Earthworm at a Glance

By: Sydney Moore

Objective: Get familiar with the internal and external anatomy of an earthworm


The scientific name of an earthworm is Lumbricus Terrestris. The earthworm is a very versatile animal that can live almost anywhere including marine, freshwater, and terrestrial habitats. An earthworm's diet consists of dead and decaying plant and animal matter. Although earthworms don't prey on very many animals, earthworms have many predators, including snakes, birds, rodents, and people. Earthworms play a very important role in their niche. They decompose dead plants and animals and are top-soil dweller, keeping their niche in order. The earthworm has many adaptions including no legs or antennae for burrowing, and the secretion of mucus and setae to help it move through the soil.

Digestive System Under a Microscope

The digestive system of an earthworm is very complex and essential to the life of the animal. The long process all starts at the mouth. The earthworm eats is food, usually soil and it travels down into the pharynx where it is swallowed. The food then travels down to the esophagus where is passes through calciferous glands that get rid of the excess calcium. The next stop of the journey is to the crop where the food is stored and then down to the gizzard where the food is completely grinded by previously digested stones. While gland cells release fluids that aid in the digestive process, the food moves to the intestine. The wall of the intestine contains blood vessels that transport and absorb the food. This system is essential in getting energy to every part of the earthworm's body and to the other systems.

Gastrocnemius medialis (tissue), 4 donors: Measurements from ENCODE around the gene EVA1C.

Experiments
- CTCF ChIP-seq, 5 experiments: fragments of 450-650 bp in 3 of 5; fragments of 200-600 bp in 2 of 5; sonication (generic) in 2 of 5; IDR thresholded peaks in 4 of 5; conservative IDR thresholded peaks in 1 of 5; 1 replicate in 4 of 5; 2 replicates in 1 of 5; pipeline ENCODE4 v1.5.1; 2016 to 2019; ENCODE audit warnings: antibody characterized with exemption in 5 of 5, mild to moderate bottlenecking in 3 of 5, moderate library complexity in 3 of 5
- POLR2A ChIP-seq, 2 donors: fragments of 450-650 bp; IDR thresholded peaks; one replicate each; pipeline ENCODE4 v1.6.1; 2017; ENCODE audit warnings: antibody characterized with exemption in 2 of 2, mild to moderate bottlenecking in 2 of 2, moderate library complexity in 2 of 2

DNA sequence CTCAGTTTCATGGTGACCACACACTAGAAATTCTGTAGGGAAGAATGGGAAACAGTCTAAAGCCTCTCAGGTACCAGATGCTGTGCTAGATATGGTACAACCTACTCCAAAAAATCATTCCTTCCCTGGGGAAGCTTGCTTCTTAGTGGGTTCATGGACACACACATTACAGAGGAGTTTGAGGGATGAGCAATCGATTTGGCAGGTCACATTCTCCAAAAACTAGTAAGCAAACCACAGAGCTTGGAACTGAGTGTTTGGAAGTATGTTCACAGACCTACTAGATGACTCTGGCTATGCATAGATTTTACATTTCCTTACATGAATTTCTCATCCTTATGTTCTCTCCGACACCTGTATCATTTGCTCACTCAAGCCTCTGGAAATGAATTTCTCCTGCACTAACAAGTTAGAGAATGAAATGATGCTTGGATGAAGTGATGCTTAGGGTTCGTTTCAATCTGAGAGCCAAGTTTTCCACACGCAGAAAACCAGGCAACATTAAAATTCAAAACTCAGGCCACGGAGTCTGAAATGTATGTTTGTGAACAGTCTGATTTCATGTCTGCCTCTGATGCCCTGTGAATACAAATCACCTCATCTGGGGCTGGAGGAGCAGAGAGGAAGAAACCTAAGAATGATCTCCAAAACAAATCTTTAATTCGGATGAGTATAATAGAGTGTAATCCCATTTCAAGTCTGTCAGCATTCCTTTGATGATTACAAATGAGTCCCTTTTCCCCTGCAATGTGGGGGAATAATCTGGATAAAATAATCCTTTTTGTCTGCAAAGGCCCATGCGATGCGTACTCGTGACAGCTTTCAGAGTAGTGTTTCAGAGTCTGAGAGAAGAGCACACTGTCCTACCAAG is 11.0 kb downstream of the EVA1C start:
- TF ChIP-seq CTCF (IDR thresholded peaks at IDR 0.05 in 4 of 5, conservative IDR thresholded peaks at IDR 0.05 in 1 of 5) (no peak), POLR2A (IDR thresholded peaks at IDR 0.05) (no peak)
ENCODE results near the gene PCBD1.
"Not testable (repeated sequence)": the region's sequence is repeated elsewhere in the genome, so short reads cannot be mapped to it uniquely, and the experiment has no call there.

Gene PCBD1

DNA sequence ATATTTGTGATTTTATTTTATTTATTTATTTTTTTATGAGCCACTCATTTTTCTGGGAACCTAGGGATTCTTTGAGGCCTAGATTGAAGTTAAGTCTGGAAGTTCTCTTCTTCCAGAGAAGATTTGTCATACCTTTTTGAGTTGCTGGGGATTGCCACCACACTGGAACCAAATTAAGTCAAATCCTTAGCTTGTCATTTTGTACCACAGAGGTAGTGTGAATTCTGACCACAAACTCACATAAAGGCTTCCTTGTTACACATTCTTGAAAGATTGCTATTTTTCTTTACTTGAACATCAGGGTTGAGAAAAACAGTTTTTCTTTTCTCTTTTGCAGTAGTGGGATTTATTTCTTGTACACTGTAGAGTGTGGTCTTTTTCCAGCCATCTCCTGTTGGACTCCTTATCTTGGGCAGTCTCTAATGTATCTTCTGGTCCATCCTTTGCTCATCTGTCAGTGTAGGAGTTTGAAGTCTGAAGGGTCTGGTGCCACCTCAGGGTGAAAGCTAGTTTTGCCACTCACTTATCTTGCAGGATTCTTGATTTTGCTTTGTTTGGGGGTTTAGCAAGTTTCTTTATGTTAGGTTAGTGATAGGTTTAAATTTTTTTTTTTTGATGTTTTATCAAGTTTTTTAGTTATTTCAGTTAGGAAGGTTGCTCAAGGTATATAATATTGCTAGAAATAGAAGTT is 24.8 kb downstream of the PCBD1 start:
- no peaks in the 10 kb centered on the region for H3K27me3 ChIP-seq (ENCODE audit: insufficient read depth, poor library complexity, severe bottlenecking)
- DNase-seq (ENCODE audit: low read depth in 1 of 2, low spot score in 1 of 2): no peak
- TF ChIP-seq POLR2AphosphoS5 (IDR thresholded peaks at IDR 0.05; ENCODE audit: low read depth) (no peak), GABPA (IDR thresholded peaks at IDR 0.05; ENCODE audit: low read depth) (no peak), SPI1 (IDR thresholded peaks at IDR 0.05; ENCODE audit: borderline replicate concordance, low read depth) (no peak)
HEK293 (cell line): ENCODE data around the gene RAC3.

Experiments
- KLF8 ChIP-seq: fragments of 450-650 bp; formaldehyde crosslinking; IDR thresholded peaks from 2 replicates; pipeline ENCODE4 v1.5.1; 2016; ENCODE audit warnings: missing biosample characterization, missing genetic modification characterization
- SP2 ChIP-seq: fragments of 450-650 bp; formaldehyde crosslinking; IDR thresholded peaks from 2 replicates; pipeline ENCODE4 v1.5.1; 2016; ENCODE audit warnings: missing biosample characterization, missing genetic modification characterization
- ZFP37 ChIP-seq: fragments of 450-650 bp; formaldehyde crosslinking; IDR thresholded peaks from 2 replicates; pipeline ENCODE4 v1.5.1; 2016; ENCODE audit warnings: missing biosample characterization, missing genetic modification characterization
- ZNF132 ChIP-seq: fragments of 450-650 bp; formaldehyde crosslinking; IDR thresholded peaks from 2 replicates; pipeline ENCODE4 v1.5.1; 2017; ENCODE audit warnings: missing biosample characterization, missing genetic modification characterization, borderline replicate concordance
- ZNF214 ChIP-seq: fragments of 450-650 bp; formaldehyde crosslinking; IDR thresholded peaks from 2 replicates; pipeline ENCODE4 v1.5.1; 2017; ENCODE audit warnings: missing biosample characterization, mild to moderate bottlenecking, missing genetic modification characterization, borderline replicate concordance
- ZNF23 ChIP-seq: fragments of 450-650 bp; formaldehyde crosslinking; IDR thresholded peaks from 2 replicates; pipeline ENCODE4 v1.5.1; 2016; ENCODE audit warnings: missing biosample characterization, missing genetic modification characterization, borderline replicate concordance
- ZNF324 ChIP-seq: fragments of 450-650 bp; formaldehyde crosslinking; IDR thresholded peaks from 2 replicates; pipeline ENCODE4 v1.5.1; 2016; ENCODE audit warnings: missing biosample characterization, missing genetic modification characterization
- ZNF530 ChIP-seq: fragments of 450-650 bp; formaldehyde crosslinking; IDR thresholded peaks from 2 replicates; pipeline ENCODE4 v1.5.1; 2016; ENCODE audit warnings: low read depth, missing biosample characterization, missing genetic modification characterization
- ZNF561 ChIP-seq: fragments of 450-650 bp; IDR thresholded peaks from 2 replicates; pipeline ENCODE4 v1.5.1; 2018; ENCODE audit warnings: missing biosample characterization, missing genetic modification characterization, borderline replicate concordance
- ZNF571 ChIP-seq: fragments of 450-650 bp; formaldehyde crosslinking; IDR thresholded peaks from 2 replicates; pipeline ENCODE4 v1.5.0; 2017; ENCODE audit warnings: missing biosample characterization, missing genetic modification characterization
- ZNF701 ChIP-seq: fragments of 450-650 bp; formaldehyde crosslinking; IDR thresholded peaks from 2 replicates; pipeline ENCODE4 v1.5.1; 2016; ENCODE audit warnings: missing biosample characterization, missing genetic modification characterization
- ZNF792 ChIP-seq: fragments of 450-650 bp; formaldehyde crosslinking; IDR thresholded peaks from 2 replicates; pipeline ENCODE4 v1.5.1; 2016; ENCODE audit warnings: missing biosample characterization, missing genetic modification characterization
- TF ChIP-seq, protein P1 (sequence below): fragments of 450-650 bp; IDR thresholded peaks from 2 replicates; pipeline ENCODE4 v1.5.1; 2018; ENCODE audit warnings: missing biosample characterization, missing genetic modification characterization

The Method to the Earthworm's Madness

From Dirt to World

Earthworm Fun Facts

1. Earthworms contain both male and female body parts

2. The longest earthworm ever found was 22 feet long

3. There are 27,000 different types of worms

4. Worms are cold-blooded animals

5. Baby earthworms hatch from a cocoon

6. Worms don't have eyes, they sense the light

7. If a worm's skin dries out, it will die.

8. In one acre of land there can be more then one million worms

Up Close and Personal

1. Mouth

2. Pharynx

3. Seminal Receptacles

4. Seminal Vesicles

5. Crop

6. Gizzard

7. Intestine